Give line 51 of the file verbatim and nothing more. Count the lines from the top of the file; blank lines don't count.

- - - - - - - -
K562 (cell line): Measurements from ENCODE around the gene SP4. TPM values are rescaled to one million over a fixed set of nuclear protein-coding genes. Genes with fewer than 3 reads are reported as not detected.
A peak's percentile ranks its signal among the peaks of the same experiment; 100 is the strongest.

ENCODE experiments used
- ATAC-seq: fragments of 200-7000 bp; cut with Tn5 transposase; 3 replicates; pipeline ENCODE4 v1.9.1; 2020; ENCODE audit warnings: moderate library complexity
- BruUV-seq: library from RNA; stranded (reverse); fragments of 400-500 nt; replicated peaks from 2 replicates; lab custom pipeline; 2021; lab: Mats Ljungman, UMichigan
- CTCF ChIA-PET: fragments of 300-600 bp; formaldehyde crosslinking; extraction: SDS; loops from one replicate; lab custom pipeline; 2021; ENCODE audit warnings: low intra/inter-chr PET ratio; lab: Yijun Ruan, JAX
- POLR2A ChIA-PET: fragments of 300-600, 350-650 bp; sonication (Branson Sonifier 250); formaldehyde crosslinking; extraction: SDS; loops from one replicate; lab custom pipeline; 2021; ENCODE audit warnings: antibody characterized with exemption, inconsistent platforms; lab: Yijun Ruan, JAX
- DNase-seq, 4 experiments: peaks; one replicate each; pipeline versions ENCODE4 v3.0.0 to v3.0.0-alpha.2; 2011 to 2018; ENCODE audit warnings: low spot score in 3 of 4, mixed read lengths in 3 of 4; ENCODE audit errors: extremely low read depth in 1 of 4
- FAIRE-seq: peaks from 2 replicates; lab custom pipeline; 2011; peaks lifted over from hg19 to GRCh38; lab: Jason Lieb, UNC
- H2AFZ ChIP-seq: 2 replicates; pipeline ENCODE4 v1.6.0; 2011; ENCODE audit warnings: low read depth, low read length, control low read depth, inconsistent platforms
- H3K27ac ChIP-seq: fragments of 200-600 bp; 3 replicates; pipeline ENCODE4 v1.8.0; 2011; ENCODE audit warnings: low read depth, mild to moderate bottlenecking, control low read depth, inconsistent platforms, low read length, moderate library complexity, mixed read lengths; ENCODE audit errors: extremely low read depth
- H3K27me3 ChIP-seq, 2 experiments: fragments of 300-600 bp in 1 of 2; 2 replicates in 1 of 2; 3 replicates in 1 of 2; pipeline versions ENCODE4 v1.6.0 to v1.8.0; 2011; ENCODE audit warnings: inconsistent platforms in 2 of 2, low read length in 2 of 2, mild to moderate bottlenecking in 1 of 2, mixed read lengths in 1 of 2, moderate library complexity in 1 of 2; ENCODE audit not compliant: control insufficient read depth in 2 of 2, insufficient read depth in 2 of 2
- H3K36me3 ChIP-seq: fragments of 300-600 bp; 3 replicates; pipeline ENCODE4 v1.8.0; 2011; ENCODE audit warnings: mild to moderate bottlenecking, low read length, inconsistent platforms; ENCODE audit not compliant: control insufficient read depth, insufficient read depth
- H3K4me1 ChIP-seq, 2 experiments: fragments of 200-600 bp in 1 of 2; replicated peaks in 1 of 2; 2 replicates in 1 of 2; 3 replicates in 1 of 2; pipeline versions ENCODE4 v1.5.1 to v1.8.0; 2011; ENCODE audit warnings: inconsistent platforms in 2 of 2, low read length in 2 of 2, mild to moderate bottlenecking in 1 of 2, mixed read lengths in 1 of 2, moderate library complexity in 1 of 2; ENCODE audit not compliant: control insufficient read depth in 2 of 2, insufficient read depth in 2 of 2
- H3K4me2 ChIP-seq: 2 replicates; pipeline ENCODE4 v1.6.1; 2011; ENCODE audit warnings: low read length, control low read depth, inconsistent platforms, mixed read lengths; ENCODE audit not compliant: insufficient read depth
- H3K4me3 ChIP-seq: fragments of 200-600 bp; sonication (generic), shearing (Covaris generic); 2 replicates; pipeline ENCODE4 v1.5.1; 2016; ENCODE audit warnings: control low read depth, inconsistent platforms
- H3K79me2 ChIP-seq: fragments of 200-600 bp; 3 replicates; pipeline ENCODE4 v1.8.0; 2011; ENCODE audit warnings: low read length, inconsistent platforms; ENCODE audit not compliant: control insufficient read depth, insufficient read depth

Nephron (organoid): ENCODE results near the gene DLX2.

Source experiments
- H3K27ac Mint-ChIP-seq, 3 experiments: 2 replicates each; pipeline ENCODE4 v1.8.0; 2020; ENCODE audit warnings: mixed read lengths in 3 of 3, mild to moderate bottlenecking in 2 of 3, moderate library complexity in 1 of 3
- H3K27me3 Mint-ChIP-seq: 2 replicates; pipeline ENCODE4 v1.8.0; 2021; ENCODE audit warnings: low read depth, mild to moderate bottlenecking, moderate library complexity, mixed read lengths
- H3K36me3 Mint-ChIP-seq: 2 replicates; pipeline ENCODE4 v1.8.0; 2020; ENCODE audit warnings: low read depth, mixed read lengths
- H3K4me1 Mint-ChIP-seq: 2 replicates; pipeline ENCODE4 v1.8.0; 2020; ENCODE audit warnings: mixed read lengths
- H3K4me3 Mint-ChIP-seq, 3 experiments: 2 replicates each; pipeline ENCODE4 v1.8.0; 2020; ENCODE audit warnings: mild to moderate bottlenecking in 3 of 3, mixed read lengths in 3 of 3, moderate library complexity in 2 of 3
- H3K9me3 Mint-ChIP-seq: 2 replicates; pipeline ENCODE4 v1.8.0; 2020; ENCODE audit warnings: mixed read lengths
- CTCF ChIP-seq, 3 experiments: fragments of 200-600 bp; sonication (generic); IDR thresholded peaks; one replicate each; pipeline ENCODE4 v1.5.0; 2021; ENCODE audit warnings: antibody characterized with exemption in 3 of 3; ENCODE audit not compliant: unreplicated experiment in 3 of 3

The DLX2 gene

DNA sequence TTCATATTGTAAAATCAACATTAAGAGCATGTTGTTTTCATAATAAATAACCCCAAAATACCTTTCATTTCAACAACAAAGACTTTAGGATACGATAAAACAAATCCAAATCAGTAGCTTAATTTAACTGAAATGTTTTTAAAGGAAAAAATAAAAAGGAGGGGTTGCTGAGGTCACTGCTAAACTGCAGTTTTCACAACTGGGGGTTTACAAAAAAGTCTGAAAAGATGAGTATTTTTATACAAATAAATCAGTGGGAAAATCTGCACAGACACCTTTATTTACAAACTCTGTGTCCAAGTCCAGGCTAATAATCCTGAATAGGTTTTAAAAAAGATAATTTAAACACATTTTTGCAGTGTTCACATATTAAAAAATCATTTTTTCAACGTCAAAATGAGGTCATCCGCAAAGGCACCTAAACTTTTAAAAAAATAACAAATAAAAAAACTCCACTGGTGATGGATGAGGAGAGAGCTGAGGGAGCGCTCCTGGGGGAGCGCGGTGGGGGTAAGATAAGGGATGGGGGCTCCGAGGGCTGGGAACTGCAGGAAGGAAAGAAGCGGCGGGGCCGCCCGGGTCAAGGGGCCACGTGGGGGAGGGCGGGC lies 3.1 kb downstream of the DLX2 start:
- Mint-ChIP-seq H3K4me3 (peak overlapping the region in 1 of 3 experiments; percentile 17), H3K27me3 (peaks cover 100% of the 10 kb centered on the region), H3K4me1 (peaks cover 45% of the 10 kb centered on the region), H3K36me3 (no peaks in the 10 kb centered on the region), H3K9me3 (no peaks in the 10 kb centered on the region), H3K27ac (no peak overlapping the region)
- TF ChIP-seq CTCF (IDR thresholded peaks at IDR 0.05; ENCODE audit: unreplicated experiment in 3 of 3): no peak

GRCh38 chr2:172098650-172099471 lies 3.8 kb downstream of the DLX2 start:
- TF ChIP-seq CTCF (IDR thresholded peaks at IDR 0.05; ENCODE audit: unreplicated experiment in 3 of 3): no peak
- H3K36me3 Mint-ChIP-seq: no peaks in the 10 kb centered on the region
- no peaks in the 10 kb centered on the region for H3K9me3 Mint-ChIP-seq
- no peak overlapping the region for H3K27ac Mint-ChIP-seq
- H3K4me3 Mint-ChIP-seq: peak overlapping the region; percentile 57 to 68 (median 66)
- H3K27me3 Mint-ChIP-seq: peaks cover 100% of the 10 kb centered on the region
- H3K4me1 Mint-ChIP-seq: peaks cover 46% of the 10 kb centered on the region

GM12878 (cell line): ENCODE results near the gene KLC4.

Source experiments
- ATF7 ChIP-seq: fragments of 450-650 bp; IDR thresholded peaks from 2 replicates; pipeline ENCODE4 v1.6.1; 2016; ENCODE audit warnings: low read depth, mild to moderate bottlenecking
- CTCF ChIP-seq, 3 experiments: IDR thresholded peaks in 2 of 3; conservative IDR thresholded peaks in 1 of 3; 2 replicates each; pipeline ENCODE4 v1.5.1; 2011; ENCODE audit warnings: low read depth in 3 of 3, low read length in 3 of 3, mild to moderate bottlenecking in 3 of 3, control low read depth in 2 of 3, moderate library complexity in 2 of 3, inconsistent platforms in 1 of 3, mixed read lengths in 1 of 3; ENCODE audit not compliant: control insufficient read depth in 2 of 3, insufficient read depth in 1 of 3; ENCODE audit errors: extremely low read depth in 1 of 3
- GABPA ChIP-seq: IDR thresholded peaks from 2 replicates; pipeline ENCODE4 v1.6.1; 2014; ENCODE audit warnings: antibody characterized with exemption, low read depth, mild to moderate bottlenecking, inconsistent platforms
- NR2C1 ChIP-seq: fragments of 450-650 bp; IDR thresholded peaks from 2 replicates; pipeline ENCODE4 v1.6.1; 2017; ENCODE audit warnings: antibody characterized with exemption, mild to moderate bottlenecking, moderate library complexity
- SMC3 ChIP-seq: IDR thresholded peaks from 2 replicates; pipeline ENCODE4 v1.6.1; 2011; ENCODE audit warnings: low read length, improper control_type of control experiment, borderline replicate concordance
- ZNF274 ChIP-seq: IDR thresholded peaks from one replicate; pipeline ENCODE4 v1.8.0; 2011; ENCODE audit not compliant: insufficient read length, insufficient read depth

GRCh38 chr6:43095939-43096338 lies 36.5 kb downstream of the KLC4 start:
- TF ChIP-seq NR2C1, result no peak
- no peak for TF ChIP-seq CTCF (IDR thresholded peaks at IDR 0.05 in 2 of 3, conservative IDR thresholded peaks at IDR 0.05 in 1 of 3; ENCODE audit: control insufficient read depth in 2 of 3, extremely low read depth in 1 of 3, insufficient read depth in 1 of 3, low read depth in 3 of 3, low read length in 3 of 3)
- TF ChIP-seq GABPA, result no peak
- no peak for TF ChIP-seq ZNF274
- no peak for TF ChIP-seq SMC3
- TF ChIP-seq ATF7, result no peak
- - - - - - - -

- no peak for TF ChIP-seq ZNF274